The fuel-economy champ is a 2024 Hyundai Sonata Hybrid. It utilizes a 150-horsepower, 2.0-liter naturally aspirated inline-four and a 39-kW electric motor paired with a traditional six-speed automatic. Combined, the powertrain produces a total of 192 hp. This is good for 44 mpg city, 51 mpg highway and 47 mpg combined in the SEL and Limited.

What’s the Sonata like to drive?

We’ve driven the Sonata in hybrid and N Line variants, but we have yet to try out one with the base 2.5-liter with or without all-wheel drive. Of the versions we’ve driven, we’ve found them to be surprisingly engaging to drive compared to Sonatas of the past. That even applies to the hybrid, which was previously synonymous with dull. Although the Honda Accord is the superior athlete in this class, the Sonata isn’t far behind, striking a competent balance between comfort and handling prowess for a daily driver. You probably won’t have fun in it, but it’s vice-free and it won’t bore you to death with completely anesthetized controls. Take the steering, which has linear, consistent effort and is sufficiently responsive to your inputs. We’re also fans of Hyundai’s new, nicely contoured four-spoke steering wheel.

The Sonata Hybrid drives more like a regular gas-only car than its rivals thanks to its traditional transmission. The Accord Hybrid feels more like an electric car (with an engine that occasionally whirs independently of what your right foot is doing), while the Toyota Camry can drone due to its e-CVT (although it is a bit better for 2025 in this regard). If you’re put off by the typical weirdness of a hybrid, this is the one to get. At the same time, you can definitely notice the electric boost given to the engine when accelerating.

The N Line, however, is much quicker. Acceleration is strong enough to cause the steering wheel to squirm in your hands, particularly at lower speeds. With stiffer suspension components and bigger brakes, there’s more to the N Line than just extra power. The car is more responsive in corners but the ride doesn’t beat up occupants over bad pavement. The faux suede seats provide loads of grip to help keep you in place. The dual-clutch transmission, though, isn’t spectacular. It’s a little clunky on shifts at low speed and when leaving a stop. It’s not particularly quick at shifting, either, and even in Sport mode, the shift logic works hard to keep the revs low. For really sporty driving, you’ll definitely be working the shift paddles. But, hey, it’s an N Line, not a full-on N model.

What other Hyundai Sonata reviews can I read?

2021 Hyundai Sonata N Line First Drive Review

Our review of the new-for-2021 Sonata N Line, which boasts more horsepower than any other family sedan. We wouldn’t call it a full-on sport model, however, as it’s smartly not hardcore enough to put off those who just want extra thrust and sharpened responses without a punishing ride or hyperactive nature. Our impressions remain largely consistent with the updated 2024 model.

2020 Hyundai Sonata Luggage Test | How much fits in the trunk?

The official trunk volume is 16.3 cubic-feet. Great, but how much does that mean in terms of actual stuff? This answers that. The results should not change despite the updates for 2024.

How much is the 2022 Sonata price, and what features are available?

The Sonata SEL is robustly equipped for a base-model vehicle. It has LED head- and taillights, 17-inch alloy wheels, powered and heated side mirrors, heated front seats, dual-zone climate control, wireless Apple CarPlay and Android Auto, adaptive cruise control and automatic high-beam headlights. The SEL has a Convenience Package available for $3,050 that adds a bevy of features including larger 18-inch alloy wheels, panoramic sunroof, leather-wrapped steering wheel, 12.3-inch instrument screen, navigation, wireless device charging, auto-dimming rearview mirror and Hyundai Digital Key 2, which lets you use your phone as a key.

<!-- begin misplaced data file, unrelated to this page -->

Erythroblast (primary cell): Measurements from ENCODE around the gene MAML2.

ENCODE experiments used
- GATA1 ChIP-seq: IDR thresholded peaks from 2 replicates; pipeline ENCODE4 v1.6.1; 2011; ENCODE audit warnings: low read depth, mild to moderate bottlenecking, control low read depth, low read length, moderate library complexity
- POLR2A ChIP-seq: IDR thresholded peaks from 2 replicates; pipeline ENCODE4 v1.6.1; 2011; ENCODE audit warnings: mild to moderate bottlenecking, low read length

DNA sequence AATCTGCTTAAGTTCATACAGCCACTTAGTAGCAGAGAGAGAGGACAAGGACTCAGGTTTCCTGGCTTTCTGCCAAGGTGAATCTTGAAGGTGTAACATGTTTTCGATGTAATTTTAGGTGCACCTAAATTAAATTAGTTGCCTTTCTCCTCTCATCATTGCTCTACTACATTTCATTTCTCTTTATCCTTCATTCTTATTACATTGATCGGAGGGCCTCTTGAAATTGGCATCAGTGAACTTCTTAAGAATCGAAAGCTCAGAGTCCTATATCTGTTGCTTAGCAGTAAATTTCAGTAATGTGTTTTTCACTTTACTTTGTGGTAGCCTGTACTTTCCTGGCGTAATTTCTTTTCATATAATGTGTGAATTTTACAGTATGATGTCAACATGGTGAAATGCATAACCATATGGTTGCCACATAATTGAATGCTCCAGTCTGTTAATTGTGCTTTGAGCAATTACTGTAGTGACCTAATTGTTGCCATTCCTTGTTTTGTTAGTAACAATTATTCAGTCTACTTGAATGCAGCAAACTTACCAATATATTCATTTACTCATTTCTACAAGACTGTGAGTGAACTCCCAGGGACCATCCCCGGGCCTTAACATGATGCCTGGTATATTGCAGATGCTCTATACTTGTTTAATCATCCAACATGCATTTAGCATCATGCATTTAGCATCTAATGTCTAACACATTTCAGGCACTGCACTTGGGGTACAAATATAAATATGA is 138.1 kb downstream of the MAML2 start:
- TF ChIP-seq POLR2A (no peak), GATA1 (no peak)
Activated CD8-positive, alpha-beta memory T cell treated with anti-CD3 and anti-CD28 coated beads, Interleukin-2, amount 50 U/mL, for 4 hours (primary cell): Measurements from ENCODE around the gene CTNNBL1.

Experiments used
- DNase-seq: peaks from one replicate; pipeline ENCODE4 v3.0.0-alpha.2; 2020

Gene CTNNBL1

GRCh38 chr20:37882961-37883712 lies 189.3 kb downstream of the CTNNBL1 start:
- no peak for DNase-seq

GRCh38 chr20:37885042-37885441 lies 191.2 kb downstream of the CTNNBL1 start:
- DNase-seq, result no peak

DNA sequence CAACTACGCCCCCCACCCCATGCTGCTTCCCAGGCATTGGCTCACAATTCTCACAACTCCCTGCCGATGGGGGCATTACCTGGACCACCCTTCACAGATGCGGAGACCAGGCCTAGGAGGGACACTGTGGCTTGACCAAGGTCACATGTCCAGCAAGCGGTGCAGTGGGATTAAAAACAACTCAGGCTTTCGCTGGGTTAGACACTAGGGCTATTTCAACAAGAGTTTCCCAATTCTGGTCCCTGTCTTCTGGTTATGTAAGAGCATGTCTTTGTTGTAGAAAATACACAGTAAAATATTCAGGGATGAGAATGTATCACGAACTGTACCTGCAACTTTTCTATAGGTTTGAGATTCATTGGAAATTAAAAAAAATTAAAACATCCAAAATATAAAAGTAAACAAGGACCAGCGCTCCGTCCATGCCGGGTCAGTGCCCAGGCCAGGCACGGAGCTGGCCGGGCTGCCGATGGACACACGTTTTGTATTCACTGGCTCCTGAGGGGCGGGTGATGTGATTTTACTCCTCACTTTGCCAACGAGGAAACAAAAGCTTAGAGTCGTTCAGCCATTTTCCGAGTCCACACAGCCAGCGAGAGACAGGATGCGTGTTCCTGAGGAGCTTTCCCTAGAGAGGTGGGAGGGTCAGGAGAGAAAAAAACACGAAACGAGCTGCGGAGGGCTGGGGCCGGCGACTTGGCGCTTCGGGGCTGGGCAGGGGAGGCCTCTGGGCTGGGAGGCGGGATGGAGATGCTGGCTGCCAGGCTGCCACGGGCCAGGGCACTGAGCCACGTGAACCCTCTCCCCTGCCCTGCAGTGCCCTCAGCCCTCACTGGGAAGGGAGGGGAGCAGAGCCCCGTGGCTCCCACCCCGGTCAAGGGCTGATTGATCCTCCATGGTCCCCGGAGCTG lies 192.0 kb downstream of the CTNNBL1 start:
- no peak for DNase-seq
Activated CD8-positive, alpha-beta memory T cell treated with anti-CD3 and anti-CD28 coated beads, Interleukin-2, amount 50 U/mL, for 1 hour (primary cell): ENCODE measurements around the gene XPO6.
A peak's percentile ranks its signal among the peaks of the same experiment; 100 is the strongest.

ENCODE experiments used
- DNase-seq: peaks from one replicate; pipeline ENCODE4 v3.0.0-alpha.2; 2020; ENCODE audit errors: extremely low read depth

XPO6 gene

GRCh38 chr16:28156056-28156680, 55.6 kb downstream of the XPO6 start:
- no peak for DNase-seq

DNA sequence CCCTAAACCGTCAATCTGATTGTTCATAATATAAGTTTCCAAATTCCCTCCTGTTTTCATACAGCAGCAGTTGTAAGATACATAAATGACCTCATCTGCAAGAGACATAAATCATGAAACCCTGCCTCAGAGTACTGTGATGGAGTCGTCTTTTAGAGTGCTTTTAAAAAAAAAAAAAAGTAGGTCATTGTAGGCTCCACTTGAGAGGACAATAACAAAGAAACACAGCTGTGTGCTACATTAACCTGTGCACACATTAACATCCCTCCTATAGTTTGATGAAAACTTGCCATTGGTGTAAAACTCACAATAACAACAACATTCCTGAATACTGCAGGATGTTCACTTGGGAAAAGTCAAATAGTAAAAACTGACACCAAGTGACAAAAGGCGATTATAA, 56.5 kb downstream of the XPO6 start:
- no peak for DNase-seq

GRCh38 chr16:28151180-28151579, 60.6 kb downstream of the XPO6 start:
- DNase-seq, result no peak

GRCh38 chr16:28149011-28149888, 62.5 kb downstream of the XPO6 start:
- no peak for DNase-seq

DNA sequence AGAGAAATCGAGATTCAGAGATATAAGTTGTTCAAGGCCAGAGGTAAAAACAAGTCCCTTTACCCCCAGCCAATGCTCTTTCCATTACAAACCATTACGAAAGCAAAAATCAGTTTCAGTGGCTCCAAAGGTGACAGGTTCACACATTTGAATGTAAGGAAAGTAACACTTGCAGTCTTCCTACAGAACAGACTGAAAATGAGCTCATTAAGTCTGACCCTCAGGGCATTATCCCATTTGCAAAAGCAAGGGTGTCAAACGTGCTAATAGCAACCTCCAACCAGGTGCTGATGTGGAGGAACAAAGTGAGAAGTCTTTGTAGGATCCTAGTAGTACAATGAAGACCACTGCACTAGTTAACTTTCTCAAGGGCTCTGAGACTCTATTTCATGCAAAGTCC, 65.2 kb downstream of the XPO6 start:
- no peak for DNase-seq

The most distinctive offering is the N Line, which in addition to its unique engine gets sportier front and rear bumpers, a rear spoiler and diffuser, dual exhaust tips, black exterior trim, N Line badging, dark interior trim with red accents, aluminum pedals, ambient lighting and sportier seats with grippy faux suede upholstery. Hyundai also includes various other comfort and convenience features such as a panoramic sunroof, heated front seats, automatic climate control, eight-way power-adjustable driver seat, wireless phone charging, 12.3-inch instrument screen, Bose sound system, Hyundai Digital Key 2 and remote start.

All prices below include a reasonable $1,150 destination charge.

SEL: $28,650
SEL Hybrid: $31,950
N Line: $36,100
Limited Hybrid: $38,350

What are the Sonata safety ratings and driver assistance features?

Standard safety equipment on the 2024 Sonata includes forward collision warning with pedestrian and cyclist detection, automatic emergency braking, blind-spot warning a driver inattention warning system, lane-keeping assist with lane centering, a rear occupant alert system, automatic high beams, and adaptive cruise control. The Limited Hybrid is the only trim that gets the complete, multi-faceted array of blind-spot tech that we named Autoblog Technology of the Year several years ago.

Besides the sheer volume of these safety and driver assistance features, we’ve found them to be among the best-executed on the segment. They do their job well without annoying you. The Sonata gets an IIHS Top Safety Pick rating for all trims. Its headlights have improved across the board, though strong performance is required in the organization’s updated moderate front overlap test. The Sonata has a “Good” rating for the old test, but a “Poor” rating for the new one, preventing it from getting the Top Safety Pick+ rating. All other scores are exceptional. The government (NHTSA) hasn’t given the sedan an overall safety rating, but frontal testing is rated at four out of five stars, and rollover safety at five stars.